Resurrection of the Dead, Part I   2 comments

Above:  Women at the Empty Tomb (Fra Angelico)


1 Corinthians 15:35-49 (The Jerusalem Bible):

Someone may ask,

How are dead people raised, and what sort of body do they have when they come back?

These are stupid questions.  Whatever you sow in the ground has to die before it is given new life and the thing that you sow is not what is going to come; you sow  a bare grain, say of wheat or something like that, and then God gives it the sort of body that he has chosen:  each sort of seed gets its own sort of body.

Everything that is flesh is not the same flesh:  there is human flesh, animals’ flesh, the flesh of birds and the flesh of fish.  Then there are heavenly bodies and there are earthly bodies; but the heavenly bodies have a beauty of their own and the earthly bodies a different one.  The sun has its brightness, the moon a different brightness, and the stars a different brightness, and the stars differ from each other in brightness.  It is the same with the resurrection of the dead:  the thing that is sown is perishable but what is raised is imperishable; the thing that is sown is contemptible but what is raised is glorious; the thing that is sown is weak but what is raised is powerful; when it is sown it embodies the soul, when it is raised it embodies the spirit.

If the soul has its own embodiment, so dies the spirit have its own embodiment.  The firstman, Adam, as scripture says, became a living soul; but the last Adam has become a life-giving spirit.  That is, first the one with the soul, not the spirit, and after that, the one with the spirit.  The first man, being from the earth, is earthly by nature; the second man is from heaven.  As this earthly man was, so are we on earth; and as the heavenly man is, so are we in heaven.  And we, who have been modelled on the earthly man, will be modelled on the heavenly man.


Paul, in 1 Corinthians 15:35-49, addresses a question common throughout time:

What will happen to the faithful after they die?

His answer, which refutes both reincarnation and the proto-Gnostic idea that the soul leaves a body behind forever, requires some explanation.    The Jerusalem Bible, in verse 44, uses “soul” for the body:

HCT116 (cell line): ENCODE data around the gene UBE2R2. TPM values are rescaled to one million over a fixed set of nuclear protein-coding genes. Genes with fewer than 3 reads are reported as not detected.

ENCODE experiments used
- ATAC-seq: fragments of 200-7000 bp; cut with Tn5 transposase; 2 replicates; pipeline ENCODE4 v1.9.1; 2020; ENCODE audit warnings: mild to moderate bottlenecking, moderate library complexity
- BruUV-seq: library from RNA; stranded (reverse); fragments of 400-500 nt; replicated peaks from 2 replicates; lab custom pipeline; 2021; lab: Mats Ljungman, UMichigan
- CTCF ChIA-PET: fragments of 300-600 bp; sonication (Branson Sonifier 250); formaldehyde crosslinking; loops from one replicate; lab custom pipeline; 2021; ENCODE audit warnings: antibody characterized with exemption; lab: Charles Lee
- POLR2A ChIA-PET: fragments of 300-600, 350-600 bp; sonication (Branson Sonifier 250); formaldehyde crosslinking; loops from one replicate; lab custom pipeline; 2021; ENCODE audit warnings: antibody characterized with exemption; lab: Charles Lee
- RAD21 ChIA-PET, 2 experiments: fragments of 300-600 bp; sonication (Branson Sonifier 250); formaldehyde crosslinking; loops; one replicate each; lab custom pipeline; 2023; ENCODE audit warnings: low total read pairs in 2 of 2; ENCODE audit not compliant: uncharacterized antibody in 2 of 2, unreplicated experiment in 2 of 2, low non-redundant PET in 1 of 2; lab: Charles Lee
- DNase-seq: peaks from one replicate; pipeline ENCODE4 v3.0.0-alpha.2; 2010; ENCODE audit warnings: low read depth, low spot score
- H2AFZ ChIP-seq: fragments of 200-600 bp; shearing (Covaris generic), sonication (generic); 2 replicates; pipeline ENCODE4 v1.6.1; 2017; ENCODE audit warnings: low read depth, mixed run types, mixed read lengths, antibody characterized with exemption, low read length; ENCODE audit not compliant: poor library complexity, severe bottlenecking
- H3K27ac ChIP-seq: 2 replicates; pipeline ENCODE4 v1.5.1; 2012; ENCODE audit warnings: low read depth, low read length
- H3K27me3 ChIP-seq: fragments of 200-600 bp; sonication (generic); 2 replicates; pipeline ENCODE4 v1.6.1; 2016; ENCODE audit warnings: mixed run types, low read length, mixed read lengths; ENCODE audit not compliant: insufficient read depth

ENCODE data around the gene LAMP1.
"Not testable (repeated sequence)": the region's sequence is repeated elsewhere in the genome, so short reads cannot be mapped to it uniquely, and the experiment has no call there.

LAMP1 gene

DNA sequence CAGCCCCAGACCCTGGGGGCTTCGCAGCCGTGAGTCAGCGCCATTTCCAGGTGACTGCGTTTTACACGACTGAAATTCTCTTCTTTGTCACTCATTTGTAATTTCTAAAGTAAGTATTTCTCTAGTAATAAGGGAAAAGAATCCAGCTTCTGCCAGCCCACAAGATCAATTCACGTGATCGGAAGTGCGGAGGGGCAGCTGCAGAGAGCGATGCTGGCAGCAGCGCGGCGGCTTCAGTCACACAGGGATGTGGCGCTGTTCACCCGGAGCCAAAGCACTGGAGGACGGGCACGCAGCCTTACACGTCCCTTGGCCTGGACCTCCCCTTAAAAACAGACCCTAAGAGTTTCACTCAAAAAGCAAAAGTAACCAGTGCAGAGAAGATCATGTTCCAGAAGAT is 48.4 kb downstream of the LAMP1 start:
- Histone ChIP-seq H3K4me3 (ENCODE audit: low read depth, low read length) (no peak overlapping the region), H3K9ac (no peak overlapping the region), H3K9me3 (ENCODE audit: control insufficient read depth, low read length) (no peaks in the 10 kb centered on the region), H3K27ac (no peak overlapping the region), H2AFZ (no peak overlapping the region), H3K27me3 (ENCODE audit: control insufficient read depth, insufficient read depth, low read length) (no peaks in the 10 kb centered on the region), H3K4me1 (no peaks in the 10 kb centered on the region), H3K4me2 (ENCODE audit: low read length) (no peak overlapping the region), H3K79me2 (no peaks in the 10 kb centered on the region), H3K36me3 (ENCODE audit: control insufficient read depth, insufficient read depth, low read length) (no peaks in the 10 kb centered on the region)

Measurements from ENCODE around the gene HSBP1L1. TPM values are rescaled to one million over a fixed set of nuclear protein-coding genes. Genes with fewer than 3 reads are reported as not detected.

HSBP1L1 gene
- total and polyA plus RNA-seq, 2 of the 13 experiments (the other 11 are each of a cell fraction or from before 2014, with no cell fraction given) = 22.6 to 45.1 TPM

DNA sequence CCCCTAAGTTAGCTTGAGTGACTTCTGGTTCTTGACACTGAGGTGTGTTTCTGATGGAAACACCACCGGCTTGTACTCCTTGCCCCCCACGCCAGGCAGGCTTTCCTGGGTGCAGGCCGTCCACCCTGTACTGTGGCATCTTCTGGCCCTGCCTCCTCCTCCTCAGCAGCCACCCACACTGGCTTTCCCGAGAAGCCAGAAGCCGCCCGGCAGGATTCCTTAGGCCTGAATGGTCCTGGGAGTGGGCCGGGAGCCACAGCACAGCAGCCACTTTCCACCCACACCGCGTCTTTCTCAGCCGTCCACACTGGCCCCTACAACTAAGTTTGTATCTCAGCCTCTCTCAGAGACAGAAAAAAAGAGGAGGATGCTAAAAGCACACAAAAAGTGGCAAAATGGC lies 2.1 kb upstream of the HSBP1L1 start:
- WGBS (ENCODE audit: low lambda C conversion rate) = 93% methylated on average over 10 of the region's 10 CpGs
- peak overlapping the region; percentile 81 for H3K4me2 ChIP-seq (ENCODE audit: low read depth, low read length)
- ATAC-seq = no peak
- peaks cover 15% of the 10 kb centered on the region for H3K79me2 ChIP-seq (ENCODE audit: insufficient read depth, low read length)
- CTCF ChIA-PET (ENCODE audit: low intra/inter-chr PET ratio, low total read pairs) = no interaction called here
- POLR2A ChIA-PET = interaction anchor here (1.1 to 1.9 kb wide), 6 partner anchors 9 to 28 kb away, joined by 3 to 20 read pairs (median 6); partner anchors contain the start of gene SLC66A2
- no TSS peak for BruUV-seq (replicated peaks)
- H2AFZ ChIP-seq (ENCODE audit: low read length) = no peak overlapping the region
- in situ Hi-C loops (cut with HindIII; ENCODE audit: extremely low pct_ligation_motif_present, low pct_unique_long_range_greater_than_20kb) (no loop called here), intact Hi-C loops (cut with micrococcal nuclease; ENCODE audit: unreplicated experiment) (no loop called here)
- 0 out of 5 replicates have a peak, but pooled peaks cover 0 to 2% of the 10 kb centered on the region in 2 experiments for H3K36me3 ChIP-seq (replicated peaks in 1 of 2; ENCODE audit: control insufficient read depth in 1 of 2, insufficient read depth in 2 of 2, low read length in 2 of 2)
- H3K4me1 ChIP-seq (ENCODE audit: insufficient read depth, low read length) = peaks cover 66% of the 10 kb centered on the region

If the soul has its own embodiment, so does the spirit have its own embodiment.

Contrast that with the translation from The Anchor Bible:

If there is a natural body, there is also a spiritual body.

The note regarding verse 44, in particular the “natural body,” reads in part,

The Greek word almost defies translation.  (page 343)

There are subtleties in the Greek text.  One could explore them for a long time; some have.  But, for the purposes of this post, I will focus on the main idea.  First, however, I had to get that issue out my system, for my eyes latched on to that verse in The Jerusalem Bible.

After consulting commentaries, I have learned that, in the words of The Interpreter’s Bible, Volume 10, page 245, Paul refers to

the birth of the human individual.

After we die, Paul wrote, we will exist as improved individuals.  Corruption will yield to incorruption, perishability to imperishability, sinfulness to perfection.  The afterlife will be different from this life, and we will more closely resemble Jesus.  We already bear the image of God, but this will be more prominent after the resurrection of the dead.

I have only scratched the surface of the text.  That, however, is fine.  It is enough, for now, to ponder one aspect of the reading:  God wants us to become better and to share in Heavenly glory.  Jesus, God incarnate, is, as Paul wrote,

the first-fruits from the dead.

God has made plans and put them into effect.  This is wonderful news.  Should we not embrace it gratefully?







Published originally at ORDINARY TIME DEVOTIONS BY KENNETH RANDOLPH TAYLOR on October 23, 2011

Adapted from this post:


Posted October 23, 2011 by neatnik2009 in 1 Corinthians 15

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